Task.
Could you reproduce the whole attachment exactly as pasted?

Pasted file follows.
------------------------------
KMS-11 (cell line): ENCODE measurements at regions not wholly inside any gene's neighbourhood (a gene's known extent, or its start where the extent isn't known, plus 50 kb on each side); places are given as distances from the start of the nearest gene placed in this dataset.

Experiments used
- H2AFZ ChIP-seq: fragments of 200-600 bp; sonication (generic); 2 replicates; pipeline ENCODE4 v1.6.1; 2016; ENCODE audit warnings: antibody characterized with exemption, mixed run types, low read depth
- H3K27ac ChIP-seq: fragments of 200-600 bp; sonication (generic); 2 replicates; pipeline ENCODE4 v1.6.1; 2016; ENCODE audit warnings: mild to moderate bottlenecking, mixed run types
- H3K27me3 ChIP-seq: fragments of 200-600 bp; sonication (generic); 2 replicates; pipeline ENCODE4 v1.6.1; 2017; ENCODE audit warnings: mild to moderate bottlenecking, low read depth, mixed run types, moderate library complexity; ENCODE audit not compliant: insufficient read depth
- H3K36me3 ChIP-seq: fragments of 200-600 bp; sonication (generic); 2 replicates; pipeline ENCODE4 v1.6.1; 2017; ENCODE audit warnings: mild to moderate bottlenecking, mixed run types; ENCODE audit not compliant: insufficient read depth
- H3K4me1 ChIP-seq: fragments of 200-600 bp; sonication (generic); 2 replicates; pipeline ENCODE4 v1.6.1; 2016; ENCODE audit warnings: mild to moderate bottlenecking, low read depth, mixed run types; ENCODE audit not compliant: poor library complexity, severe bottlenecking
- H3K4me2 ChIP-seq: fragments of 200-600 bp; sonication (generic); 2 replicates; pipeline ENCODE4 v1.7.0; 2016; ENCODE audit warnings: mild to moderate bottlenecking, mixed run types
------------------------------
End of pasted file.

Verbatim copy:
KMS-11 (cell line): ENCODE measurements at regions not wholly inside any gene's neighbourhood (a gene's known extent, or its start where the extent isn't known, plus 50 kb on each side); places are given as distances from the start of the nearest gene placed in this dataset.

Experiments used
- H2AFZ ChIP-seq: fragments of 200-600 bp; sonication (generic); 2 replicates; pipeline ENCODE4 v1.6.1; 2016; ENCODE audit warnings: antibody characterized with exemption, mixed run types, low read depth
- H3K27ac ChIP-seq: fragments of 200-600 bp; sonication (generic); 2 replicates; pipeline ENCODE4 v1.6.1; 2016; ENCODE audit warnings: mild to moderate bottlenecking, mixed run types
- H3K27me3 ChIP-seq: fragments of 200-600 bp; sonication (generic); 2 replicates; pipeline ENCODE4 v1.6.1; 2017; ENCODE audit warnings: mild to moderate bottlenecking, low read depth, mixed run types, moderate library complexity; ENCODE audit not compliant: insufficient read depth
- H3K36me3 ChIP-seq: fragments of 200-600 bp; sonication (generic); 2 replicates; pipeline ENCODE4 v1.6.1; 2017; ENCODE audit warnings: mild to moderate bottlenecking, mixed run types; ENCODE audit not compliant: insufficient read depth
- H3K4me1 ChIP-seq: fragments of 200-600 bp; sonication (generic); 2 replicates; pipeline ENCODE4 v1.6.1; 2016; ENCODE audit warnings: mild to moderate bottlenecking, low read depth, mixed run types; ENCODE audit not compliant: poor library complexity, severe bottlenecking
- H3K4me2 ChIP-seq: fragments of 200-600 bp; sonication (generic); 2 replicates; pipeline ENCODE4 v1.7.0; 2016; ENCODE audit warnings: mild to moderate bottlenecking, mixed run types